Breaking the sound barrier
Despite challenges, deaf student pursues dream of playing drums
Tylee Thomas was in eighth grade when Christiana High School’s steel drum band performed a concert at his school and although he couldn’t really hear the music, he was fascinated by what he saw.
“It was the way they played; how they moved when they were playing,” Thomas, now 18 years old and a senior at the Delaware School for the Deaf, explained. “I like to dance and I like to play music and dance at the same time instead of standing there and not doing anything.”
After the concert, he asked the band’s instructor if he could join. By his freshman year, he was learning to play the drums.
If Thomas were any other student interested in music, his story would not be that unusual, but he is not just any other student. Thomas started to lose the ability to
hear when he was about 3 or 4 years old and is now profoundly deaf in his left ear, meaning he is unable to hear any sounds at all. He can partially hear in his right ear with the help of a hearing aid and communicates mostly by reading lips and using sign language.
Every day, Thomas travels from DSD on East Chestnut Hill Road to Christiana High School for math and band, where he not only plays the steel drums, but also drum set, crickets, bongos, shakers and other percussion instruments.
Steel drums, however, are quickly becoming his favorite and he said he enjoys playing them the most.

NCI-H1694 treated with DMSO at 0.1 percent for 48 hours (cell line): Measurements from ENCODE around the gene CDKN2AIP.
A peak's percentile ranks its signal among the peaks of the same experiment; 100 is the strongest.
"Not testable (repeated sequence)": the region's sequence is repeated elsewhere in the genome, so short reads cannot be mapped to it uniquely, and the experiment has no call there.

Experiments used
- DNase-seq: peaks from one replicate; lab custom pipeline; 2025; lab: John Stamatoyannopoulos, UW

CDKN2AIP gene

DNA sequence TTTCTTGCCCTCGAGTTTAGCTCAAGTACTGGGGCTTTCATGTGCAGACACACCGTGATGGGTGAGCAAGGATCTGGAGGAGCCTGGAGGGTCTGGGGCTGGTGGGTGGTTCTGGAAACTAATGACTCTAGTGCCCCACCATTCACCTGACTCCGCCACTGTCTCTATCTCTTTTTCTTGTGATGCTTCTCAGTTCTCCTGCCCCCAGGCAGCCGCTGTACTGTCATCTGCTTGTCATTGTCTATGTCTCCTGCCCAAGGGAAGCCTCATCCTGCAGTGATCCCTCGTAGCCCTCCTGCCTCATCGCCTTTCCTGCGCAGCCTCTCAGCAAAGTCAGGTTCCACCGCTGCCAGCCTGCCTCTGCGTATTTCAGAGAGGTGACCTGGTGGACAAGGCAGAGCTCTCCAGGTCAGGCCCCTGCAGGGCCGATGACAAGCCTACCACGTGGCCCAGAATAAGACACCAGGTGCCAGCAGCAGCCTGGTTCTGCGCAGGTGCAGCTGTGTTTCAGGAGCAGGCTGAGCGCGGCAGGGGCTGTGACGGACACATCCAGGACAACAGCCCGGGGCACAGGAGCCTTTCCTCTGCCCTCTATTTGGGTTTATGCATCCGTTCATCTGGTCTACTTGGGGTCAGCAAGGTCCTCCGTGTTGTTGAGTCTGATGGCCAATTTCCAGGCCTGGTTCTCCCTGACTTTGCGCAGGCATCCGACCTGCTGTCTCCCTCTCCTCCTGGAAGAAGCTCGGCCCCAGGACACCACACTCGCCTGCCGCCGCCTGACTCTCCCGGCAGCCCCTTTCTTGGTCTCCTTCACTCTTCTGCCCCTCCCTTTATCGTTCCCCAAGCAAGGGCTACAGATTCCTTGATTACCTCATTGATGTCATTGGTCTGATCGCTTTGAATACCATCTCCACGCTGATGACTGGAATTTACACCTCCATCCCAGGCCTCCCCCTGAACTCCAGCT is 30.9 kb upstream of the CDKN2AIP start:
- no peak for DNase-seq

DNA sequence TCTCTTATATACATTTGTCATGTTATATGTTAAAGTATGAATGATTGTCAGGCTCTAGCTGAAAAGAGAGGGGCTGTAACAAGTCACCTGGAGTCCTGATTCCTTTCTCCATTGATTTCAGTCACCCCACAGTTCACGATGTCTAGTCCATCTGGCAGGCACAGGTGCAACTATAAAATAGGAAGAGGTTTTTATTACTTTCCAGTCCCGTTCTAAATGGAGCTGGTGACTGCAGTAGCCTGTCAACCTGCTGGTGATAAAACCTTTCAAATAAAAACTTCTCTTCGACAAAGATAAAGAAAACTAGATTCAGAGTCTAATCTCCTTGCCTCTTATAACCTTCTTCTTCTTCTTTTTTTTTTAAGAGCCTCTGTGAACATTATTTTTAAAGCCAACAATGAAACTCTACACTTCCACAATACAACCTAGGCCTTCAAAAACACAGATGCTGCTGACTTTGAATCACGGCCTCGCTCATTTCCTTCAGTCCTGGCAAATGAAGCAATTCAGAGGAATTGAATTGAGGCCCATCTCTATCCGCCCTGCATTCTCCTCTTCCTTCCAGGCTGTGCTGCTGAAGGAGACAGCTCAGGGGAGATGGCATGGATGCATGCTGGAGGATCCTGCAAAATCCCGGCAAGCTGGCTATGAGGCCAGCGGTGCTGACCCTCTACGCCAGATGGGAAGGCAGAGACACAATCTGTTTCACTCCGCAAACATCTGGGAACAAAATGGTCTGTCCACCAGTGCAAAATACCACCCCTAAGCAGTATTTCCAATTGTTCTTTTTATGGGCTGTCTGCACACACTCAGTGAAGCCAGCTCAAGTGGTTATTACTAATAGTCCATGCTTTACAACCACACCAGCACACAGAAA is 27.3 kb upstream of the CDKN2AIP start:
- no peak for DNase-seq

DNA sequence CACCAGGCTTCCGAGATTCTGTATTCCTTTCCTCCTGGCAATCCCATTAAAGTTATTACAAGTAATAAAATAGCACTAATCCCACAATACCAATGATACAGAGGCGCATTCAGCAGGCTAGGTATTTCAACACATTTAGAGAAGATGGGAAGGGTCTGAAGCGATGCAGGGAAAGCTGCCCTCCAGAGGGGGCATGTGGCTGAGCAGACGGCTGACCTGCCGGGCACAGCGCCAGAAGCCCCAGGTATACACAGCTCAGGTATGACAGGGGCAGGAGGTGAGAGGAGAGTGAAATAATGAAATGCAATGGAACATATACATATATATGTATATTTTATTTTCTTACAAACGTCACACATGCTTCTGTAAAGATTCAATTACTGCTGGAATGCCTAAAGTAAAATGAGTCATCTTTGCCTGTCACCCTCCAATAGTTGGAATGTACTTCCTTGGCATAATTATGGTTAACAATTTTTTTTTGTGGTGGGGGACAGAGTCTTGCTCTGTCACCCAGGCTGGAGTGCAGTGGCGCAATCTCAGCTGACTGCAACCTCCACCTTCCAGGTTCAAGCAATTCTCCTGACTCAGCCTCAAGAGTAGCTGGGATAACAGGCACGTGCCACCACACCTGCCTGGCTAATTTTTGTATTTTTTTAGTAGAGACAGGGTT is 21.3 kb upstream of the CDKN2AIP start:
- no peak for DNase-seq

“It helps me relax, like if I’m feeling angry, I can kind of play it out on the drums,” he said.
At first, Thomas said, it was difficult to learn how to play the steel drums because he could hardly hear the sounds, but with help from some of his bandmates, as well as band director Jeffery Dombchik, he got the hang of it.
Before he learned how to read music, he said he would turn the volume on his hearing aid all the way up and then watch his bandmates play until he understood the concept and rhythm. Then he would try playing it himself, following the beat of a cowbell with his eyes to know how fast and when to hit the mallet on the drum. Afterward, he would ask his bandmates if he got the notes right and correct any errors. “I guess we used teamwork,” he said. Thomas’ interest in drums began way before he saw the CHS band play in eighth grade. He said he was about 3 years old when he first told his mom he wanted to play the drums in his church choir. Then one day at church, he said he saw someone playing the drums and decided to join in.
“I actually took the drumsticks from the drummer and started playing the drums and my mom said, ‘You aren’t supposed to do that,’ but I said, ‘Remember you told me I could play,’” Thomas said.
He played the bongos and tambourine with the church choir growing up, before eventually falling in love with the steel drums.
As a deaf person, he said his family members never thought he would be able to play music and were surprised to see he’s been so successful with the CHS band. Nevertheless, he said, they are proud he is breaking that barrier. He just hopes his story inspires other deaf students and makes them feel like they can do anything.
“Don’t let anything hold you back,” he said. “Just go ahead and do it.”
After he graduates from DSD in June, Thomas plans to attend Gallaudet University in Washington D.C., to study mathematics and physical education. He hopes to be a math teacher one day, but said he will always have a love for drumming.
“If they need someone to play music, I’m always willing to jump in and play,” he said.
Tylee Thomas, a senior at the Delaware School for the Deaf, has learned how the play the drums, despite not being able to hear.
Tylee Thomas, a senior at the Delaware School for the Deaf, plays the steel drums with the Christiana High School band. Thomas lost the ability to hear when he was four years old.